If I want to put in or alter gas instalations at home or on my boat I am preveted from doing so either by direct prohibition or by prohibition on retailers supplying the equipment. If I want to instal or alter a mains electrical circuit in my kitchen or bathroom I must get my local authority or a professional electrician to check it at my expence.
These are both safety issues and I do not want to underplay the importance of safety. However in drawing up the recent regulations there was consultation with trade and safety organisations but no balancing representation of DIY interests because they do not exist. To a great extent, therefore, these regulations represent a restrictive practice.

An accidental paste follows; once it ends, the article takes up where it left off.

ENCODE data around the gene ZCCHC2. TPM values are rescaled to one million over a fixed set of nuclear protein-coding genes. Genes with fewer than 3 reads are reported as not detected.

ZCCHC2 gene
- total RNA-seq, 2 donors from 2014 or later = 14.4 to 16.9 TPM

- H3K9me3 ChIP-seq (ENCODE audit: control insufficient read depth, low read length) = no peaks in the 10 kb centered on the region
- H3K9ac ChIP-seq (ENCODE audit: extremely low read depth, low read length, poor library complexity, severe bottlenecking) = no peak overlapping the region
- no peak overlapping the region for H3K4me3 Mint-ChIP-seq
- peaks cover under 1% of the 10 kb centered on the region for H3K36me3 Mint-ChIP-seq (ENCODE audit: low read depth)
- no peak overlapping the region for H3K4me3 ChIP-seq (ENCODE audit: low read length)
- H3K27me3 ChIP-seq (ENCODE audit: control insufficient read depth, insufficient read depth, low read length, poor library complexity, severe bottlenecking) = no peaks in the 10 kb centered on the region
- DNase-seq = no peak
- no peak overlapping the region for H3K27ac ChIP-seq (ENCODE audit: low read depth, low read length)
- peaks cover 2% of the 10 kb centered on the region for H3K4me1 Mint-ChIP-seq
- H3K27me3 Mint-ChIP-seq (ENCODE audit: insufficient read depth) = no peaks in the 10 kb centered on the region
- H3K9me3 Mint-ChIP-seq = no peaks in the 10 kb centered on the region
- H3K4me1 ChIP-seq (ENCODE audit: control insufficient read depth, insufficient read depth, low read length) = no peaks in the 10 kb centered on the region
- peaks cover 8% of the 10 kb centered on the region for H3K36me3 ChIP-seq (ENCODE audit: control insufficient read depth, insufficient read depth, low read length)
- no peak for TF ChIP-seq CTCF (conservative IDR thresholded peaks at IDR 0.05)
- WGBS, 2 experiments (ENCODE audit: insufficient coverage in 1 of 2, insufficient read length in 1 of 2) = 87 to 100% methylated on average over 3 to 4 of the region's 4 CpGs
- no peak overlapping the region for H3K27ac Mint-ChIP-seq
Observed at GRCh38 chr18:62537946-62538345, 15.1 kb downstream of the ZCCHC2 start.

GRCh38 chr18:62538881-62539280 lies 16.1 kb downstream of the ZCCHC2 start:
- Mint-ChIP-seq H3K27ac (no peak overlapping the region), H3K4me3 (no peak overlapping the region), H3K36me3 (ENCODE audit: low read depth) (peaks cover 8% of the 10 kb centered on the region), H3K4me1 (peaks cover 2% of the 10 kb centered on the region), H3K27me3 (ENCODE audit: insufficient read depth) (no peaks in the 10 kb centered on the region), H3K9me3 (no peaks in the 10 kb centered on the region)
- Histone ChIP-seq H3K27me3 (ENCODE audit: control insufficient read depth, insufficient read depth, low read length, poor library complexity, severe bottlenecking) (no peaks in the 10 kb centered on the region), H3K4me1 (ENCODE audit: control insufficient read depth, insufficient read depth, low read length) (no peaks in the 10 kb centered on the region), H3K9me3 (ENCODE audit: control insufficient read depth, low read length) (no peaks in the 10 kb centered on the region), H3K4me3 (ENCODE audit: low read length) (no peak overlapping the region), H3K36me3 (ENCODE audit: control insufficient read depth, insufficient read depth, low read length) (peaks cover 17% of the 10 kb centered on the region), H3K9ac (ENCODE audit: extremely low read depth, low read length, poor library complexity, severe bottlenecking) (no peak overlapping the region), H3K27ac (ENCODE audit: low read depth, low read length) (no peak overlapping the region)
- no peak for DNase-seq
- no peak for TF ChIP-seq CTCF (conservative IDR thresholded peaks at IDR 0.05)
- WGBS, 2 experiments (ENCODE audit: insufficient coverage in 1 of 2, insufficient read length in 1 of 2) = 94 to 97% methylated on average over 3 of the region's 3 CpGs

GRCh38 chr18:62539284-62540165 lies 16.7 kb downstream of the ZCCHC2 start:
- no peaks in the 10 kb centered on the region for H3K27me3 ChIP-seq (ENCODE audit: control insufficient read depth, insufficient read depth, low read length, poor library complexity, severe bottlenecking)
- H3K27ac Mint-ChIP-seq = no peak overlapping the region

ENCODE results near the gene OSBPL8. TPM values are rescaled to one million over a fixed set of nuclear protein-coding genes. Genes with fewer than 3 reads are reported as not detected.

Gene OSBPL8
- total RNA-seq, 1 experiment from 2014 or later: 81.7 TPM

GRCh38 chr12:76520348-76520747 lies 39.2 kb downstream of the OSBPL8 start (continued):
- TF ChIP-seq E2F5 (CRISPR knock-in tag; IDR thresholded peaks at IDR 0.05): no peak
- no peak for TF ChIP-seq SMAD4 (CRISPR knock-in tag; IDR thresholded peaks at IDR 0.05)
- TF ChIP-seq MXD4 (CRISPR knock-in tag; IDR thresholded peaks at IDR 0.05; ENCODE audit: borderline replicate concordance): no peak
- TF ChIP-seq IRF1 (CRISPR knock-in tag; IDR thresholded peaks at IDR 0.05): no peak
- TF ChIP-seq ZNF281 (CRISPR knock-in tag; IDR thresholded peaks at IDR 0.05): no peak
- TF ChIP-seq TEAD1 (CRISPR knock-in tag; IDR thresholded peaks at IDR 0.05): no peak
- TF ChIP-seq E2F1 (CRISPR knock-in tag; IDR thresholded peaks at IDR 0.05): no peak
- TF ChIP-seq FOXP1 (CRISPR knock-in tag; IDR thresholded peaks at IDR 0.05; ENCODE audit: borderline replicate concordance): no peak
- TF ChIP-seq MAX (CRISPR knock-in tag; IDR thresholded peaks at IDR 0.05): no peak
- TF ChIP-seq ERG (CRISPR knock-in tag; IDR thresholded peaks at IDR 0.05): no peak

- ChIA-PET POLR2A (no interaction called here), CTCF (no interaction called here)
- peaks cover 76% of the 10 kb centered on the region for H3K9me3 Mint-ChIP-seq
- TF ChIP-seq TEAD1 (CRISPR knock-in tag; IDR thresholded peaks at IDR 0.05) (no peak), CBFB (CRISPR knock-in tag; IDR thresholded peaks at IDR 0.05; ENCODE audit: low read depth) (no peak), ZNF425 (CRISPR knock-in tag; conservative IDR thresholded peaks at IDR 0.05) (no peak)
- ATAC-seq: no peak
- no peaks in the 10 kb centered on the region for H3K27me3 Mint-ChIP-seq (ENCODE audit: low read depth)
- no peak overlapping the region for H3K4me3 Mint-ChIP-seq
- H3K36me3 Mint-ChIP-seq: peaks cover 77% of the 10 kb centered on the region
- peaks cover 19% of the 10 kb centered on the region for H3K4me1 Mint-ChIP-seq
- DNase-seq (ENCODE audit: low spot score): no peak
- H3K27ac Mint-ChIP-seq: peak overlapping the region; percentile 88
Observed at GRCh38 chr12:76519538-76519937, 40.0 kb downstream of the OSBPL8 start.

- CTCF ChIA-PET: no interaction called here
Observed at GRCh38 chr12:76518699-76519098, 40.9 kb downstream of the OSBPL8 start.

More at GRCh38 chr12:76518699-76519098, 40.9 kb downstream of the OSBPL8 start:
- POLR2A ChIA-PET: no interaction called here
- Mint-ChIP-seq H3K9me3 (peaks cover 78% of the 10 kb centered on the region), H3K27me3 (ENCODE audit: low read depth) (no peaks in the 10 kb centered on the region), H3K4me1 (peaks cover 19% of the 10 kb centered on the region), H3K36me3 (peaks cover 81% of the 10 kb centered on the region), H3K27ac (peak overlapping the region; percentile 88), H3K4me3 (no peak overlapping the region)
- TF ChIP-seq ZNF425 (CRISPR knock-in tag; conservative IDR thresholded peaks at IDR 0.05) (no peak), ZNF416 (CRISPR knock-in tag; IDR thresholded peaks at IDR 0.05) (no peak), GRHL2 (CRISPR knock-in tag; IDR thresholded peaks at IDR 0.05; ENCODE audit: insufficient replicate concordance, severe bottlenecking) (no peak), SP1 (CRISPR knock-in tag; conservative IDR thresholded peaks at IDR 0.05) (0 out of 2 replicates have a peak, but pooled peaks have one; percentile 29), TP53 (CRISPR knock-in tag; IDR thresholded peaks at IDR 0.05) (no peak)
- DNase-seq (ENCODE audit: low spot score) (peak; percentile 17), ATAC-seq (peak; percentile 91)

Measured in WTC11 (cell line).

Why is this idea important?
As an example, there is a gas replacement part which I need for my boat. Hitherto I have always carried a spare but now the supplier is forbidden to supply one. The spare costs about £2.50. If I need the spare in the middle of the country I have to contact a boat yard who may not be able to get one for at least 24 hours. If they already ave one I shall have to pay a call out charge plus labour' totalling perhaps £100 on top of the £2.50. The cost is disproportionate to the risk.
Such regulations originally applied to work done for payment. They should not apply to owners doing the work themselves on their own property.